Charles W. Morgan was nearly destroyed in 1924 when the steamer Sankaty caught fire and broke free of her mooring lines. The burning Sankaty drifted across the river and into Morgan's port quarter, but the Fairhaven firemen managed to save her. This event spurred Harry Neyland and some New Bedford citizens to restore and preserve the Morgan, but the attempts were unsuccessful. Neyland then persuaded Colonel Edward Howland Robinson Green to save the ship. Neyland appealed to Green that the Morgan was of historical importance and was a family heirloom because she was once co-owned by Green's grandfather and his wife's company. Green had the ship towed to his estate in Round Hill (Dartmouth, Massachusetts) and founded Whaling Enshrined, consisting of himself, Neyland, and John Bullard, the great-grandson of Charles Waln Morgan.

The Morgan underwent restoration by Captain George Fred Tilton and was turned into an exhibition for Green's estate in a berth constructed by Frank Taylor. Green held a dedication ceremony on the 86th anniversary of the ship's launch and gave her to Whaling Enshrined on July 21, 1926. The ship's fate came into question when Tilton died in 1932 and Green died in 1935, resulting in lengthy court proceedings over Green's estate. The 1938 New England hurricane damaged Morgan's hull and tore the sails; Whaling Enshrined attempted to secure funds for the ship but were unable to do so.

In 1941, the Morgan was saved by the Marine Historical Association (later renamed Mystic Seaport) based on Taylor's word that the ship could be freed and towed to Mystic, Connecticut. Taylor's crew dug the ship from her berth and dredged a channel for her to pass through, but the first attempt to pull her free was unsuccessful. More digging and caulking of the ship preceded her successful tugging into the channel, and the century-old hull withstood the move and floated into bay with assistance from the Coast Guard cutter General Greene. She was towed to the old berth in Fairhaven for several days of preparations and repairs prior to the trip to Mystic.

On November 5, 1941, General Greene pulled Charles W. Morgan from the wharf only to have her be caught by the tide and swept downstream, coming to rest on a mud flat and taking two hours to be freed. The journey came to an end on November 8 when she passed through the Mystic bridge and was moored in the Mystic Seaport. The Seaport took shape around Charles W. Morgan with the restoration of its buildings and historic ships that came to reside alongside the Morgan. "Over it all, the Morgan presided like Old Neptune-the centerpiece, the king seated on a throne of gravel, towering high above the scene."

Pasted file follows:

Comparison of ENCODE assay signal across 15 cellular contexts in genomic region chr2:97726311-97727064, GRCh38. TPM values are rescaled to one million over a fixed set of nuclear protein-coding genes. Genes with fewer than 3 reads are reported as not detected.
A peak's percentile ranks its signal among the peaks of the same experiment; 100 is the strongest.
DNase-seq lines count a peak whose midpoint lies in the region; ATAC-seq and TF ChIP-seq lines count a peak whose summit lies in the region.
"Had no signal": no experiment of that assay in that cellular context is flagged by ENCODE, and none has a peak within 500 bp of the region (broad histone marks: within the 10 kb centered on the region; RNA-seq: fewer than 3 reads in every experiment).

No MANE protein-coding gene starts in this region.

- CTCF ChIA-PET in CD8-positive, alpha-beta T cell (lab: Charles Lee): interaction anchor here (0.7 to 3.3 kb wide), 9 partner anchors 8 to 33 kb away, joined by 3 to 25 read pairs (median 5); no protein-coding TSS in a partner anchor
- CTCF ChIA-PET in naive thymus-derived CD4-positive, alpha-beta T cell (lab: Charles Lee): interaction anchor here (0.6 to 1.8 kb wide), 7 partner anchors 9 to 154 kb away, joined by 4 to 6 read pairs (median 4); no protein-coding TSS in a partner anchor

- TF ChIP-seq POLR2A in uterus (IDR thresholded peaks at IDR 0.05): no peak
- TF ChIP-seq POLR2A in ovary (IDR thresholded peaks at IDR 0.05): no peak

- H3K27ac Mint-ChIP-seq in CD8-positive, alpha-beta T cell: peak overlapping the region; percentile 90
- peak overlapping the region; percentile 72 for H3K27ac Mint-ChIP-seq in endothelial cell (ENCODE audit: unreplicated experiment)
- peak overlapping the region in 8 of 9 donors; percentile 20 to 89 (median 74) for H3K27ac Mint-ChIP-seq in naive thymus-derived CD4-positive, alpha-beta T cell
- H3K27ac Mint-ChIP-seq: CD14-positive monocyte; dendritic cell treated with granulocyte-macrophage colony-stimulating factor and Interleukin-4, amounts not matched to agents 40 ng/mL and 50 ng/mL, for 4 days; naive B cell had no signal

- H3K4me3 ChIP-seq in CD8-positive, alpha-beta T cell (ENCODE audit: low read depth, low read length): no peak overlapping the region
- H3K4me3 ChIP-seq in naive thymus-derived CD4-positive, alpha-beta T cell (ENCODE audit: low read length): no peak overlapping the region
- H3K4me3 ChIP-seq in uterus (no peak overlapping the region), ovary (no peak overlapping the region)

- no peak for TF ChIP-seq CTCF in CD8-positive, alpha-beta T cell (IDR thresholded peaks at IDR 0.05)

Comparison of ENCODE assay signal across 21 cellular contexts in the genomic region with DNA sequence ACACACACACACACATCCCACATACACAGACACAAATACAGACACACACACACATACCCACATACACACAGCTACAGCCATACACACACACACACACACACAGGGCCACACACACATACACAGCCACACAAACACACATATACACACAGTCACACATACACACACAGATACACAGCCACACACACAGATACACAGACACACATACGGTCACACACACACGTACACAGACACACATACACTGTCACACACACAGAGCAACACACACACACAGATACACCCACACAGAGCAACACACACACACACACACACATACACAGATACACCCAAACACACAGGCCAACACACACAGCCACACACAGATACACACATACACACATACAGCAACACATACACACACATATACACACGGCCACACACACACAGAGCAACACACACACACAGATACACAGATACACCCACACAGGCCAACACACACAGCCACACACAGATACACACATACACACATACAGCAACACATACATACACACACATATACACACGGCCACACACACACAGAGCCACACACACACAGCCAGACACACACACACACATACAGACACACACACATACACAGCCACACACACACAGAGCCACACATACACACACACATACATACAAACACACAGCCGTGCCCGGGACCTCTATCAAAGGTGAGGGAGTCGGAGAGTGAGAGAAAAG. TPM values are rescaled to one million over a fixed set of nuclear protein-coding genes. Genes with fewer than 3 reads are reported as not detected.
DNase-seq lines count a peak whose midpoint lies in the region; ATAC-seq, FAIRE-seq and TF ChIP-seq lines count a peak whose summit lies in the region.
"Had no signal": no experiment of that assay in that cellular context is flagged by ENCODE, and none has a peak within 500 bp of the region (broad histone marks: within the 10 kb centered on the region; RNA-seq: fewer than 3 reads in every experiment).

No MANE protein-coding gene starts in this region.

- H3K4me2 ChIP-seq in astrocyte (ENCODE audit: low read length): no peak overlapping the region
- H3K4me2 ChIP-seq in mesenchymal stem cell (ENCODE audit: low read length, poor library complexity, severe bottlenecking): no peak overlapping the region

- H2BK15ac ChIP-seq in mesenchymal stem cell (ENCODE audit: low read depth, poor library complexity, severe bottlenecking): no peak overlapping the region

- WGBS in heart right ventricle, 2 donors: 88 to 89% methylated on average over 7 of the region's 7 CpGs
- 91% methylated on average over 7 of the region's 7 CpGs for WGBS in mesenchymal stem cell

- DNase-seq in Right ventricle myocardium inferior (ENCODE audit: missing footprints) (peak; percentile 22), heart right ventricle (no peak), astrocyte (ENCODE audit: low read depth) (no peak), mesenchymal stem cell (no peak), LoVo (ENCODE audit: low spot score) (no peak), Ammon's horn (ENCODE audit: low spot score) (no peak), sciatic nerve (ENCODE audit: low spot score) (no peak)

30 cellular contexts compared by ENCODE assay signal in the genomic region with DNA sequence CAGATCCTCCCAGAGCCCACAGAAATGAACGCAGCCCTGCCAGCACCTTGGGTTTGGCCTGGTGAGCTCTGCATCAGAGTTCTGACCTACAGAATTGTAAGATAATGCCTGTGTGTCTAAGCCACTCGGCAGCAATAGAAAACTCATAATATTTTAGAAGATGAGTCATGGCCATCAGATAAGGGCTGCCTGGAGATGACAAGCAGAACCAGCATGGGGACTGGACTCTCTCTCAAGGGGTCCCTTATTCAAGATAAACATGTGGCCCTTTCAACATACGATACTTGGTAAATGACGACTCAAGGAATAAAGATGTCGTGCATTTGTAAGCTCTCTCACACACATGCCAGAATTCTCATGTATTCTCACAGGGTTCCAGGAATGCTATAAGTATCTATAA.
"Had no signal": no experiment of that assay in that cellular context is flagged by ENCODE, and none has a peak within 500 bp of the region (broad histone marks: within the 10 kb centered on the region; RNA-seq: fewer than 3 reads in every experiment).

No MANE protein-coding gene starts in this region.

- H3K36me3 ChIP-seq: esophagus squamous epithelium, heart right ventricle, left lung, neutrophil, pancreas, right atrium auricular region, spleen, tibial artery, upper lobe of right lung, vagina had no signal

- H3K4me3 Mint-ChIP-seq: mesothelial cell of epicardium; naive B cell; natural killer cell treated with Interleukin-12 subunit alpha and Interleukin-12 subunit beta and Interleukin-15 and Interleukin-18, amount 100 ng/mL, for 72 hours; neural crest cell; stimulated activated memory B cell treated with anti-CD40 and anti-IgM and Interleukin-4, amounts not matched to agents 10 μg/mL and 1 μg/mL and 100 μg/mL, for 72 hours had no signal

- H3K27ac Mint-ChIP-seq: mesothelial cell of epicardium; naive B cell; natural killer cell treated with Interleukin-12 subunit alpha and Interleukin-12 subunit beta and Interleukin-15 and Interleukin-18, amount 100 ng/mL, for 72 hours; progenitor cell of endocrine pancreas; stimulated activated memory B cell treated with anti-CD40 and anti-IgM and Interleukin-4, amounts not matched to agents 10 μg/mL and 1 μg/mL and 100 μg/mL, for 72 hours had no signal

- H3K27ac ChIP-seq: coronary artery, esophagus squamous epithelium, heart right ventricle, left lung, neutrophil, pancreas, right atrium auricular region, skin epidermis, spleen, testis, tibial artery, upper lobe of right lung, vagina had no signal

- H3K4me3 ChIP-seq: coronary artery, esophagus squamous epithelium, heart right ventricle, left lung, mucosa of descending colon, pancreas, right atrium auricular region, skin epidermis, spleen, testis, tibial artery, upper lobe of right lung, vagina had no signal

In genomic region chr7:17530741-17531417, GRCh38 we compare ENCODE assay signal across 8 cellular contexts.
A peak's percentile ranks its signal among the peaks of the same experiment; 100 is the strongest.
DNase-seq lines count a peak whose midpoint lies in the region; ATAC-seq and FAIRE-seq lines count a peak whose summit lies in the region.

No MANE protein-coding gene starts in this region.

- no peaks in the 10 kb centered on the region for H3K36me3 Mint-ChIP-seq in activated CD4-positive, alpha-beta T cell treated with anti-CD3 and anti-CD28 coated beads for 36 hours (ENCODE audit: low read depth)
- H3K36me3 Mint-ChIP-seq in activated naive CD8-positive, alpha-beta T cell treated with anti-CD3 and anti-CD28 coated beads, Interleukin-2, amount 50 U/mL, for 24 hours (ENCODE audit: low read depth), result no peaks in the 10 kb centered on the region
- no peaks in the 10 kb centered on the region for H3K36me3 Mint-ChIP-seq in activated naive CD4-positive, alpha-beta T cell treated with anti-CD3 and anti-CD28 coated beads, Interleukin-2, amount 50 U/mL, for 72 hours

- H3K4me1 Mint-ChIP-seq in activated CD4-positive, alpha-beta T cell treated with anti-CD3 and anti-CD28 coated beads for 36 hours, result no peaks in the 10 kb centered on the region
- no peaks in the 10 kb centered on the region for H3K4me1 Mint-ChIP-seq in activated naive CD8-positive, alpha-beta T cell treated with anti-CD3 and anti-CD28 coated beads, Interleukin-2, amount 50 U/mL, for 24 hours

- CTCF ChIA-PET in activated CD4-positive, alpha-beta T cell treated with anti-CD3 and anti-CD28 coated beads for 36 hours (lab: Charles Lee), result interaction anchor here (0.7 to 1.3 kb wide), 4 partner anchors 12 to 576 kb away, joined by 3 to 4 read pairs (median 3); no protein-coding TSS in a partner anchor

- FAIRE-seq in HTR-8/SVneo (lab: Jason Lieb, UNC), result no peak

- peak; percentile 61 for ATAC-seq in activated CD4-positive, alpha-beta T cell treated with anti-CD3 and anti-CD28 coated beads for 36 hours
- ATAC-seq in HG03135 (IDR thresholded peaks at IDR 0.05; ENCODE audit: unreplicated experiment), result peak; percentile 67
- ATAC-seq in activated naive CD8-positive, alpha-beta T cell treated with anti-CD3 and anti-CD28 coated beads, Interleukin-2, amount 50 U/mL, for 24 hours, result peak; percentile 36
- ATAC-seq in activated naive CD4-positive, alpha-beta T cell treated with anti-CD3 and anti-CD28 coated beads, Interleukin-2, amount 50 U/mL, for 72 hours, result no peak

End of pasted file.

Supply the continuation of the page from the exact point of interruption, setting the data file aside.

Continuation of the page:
Charles W. Morgan in dry-dock undergoing restoration

Charles W. Morgan arrived at Mystic Seaport in December 1941, and she was declared a National Historic Landmark and listed on the National Register of Historic Places in 1966. In 1971, Melbourne Brindle of Bridgeport, Connecticut designed four commemorative stamps of historic landmarks including the Morgan.

For the first 30 years at Mystic Seaport, she was surrounded by a bed of sand to prevent her from sinking. Even so, she was open to the public and was the centerpiece of a recreated 19th century maritime village museum inspired by Colonial Williamsburg. She is the only preserved 19th century whaling ship in the world.

The Mystic Seaport undertook a restoration and preservation project in 1968 to make her seaworthy, and the sand bed was removed. Prior to the 1968 restoration, she had a wide white stripe painted on her sides with large black squares that resembled gun ports when viewed at a distance. This "camouflage" was often employed by 19th century merchant ships to make them resemble warships so as to deter pirates and hostile navies.

In 2010, Mystic Seaport engaged in a multimillion-dollar project to restore the ship to seaworthy status. She was re-launched into the Mystic River on July 21, 2013, marking the 172nd anniversary of the vessel's initial launch. During the summer of 2014, she sailed her 38th voyage on tour of New England seaports which included New London, Connecticut, Newport, Rhode Island, Boston, and her home town of New Bedford, Massachusetts.

Ship CW Morgan
1971 U.S. commemorative stamp honoring Charles W. Morgan by Melbourne Brindle